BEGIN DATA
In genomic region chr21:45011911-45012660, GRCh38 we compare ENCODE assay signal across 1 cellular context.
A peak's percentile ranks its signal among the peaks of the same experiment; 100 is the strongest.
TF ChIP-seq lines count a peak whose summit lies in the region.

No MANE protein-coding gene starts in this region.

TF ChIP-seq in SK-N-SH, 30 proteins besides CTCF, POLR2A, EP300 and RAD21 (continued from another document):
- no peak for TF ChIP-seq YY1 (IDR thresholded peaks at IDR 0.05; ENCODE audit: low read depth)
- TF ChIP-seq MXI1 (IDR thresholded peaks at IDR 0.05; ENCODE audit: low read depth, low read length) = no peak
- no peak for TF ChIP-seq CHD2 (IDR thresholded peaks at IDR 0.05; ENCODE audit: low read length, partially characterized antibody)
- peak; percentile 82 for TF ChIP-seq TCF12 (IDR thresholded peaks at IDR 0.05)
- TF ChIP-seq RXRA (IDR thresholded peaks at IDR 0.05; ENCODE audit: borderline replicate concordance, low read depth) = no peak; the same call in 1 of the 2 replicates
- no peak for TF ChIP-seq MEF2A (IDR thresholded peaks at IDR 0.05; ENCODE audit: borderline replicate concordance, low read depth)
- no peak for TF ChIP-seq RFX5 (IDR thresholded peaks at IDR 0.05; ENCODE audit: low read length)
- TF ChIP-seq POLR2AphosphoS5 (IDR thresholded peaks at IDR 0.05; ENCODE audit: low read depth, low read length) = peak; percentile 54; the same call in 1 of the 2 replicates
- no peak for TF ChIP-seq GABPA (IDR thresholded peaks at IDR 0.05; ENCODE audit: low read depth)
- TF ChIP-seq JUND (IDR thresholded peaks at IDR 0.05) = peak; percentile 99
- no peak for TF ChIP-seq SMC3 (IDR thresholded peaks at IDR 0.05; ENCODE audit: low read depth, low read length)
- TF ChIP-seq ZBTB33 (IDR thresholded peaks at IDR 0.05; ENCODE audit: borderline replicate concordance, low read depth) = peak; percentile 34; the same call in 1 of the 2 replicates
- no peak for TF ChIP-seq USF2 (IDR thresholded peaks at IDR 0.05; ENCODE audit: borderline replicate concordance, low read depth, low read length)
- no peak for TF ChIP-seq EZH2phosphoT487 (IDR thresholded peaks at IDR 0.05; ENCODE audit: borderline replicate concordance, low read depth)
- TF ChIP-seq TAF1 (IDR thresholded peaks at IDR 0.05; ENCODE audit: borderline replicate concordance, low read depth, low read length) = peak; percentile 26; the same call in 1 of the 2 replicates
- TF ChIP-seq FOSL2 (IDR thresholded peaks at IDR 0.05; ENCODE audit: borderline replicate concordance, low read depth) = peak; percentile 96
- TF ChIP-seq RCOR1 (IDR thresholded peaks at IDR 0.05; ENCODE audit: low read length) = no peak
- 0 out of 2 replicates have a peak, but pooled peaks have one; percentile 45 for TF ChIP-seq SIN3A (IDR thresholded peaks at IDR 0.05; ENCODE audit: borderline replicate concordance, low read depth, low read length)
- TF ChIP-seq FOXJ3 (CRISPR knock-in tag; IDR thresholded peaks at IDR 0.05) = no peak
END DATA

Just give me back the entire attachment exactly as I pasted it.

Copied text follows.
In genomic region chr21:45011911-45012660, GRCh38 we compare ENCODE assay signal across 1 cellular context.
A peak's percentile ranks its signal among the peaks of the same experiment; 100 is the strongest.
TF ChIP-seq lines count a peak whose summit lies in the region.

No MANE protein-coding gene starts in this region.

TF ChIP-seq in SK-N-SH, 30 proteins besides CTCF, POLR2A, EP300 and RAD21 (continued from another document):
- no peak for TF ChIP-seq YY1 (IDR thresholded peaks at IDR 0.05; ENCODE audit: low read depth)
- TF ChIP-seq MXI1 (IDR thresholded peaks at IDR 0.05; ENCODE audit: low read depth, low read length) = no peak
- no peak for TF ChIP-seq CHD2 (IDR thresholded peaks at IDR 0.05; ENCODE audit: low read length, partially characterized antibody)
- peak; percentile 82 for TF ChIP-seq TCF12 (IDR thresholded peaks at IDR 0.05)
- TF ChIP-seq RXRA (IDR thresholded peaks at IDR 0.05; ENCODE audit: borderline replicate concordance, low read depth) = no peak; the same call in 1 of the 2 replicates
- no peak for TF ChIP-seq MEF2A (IDR thresholded peaks at IDR 0.05; ENCODE audit: borderline replicate concordance, low read depth)
- no peak for TF ChIP-seq RFX5 (IDR thresholded peaks at IDR 0.05; ENCODE audit: low read length)
- TF ChIP-seq POLR2AphosphoS5 (IDR thresholded peaks at IDR 0.05; ENCODE audit: low read depth, low read length) = peak; percentile 54; the same call in 1 of the 2 replicates
- no peak for TF ChIP-seq GABPA (IDR thresholded peaks at IDR 0.05; ENCODE audit: low read depth)
- TF ChIP-seq JUND (IDR thresholded peaks at IDR 0.05) = peak; percentile 99
- no peak for TF ChIP-seq SMC3 (IDR thresholded peaks at IDR 0.05; ENCODE audit: low read depth, low read length)
- TF ChIP-seq ZBTB33 (IDR thresholded peaks at IDR 0.05; ENCODE audit: borderline replicate concordance, low read depth) = peak; percentile 34; the same call in 1 of the 2 replicates
- no peak for TF ChIP-seq USF2 (IDR thresholded peaks at IDR 0.05; ENCODE audit: borderline replicate concordance, low read depth, low read length)
- no peak for TF ChIP-seq EZH2phosphoT487 (IDR thresholded peaks at IDR 0.05; ENCODE audit: borderline replicate concordance, low read depth)
- TF ChIP-seq TAF1 (IDR thresholded peaks at IDR 0.05; ENCODE audit: borderline replicate concordance, low read depth, low read length) = peak; percentile 26; the same call in 1 of the 2 replicates
- TF ChIP-seq FOSL2 (IDR thresholded peaks at IDR 0.05; ENCODE audit: borderline replicate concordance, low read depth) = peak; percentile 96
- TF ChIP-seq RCOR1 (IDR thresholded peaks at IDR 0.05; ENCODE audit: low read length) = no peak
- 0 out of 2 replicates have a peak, but pooled peaks have one; percentile 45 for TF ChIP-seq SIN3A (IDR thresholded peaks at IDR 0.05; ENCODE audit: borderline replicate concordance, low read depth, low read length)
- TF ChIP-seq FOXJ3 (CRISPR knock-in tag; IDR thresholded peaks at IDR 0.05) = no peak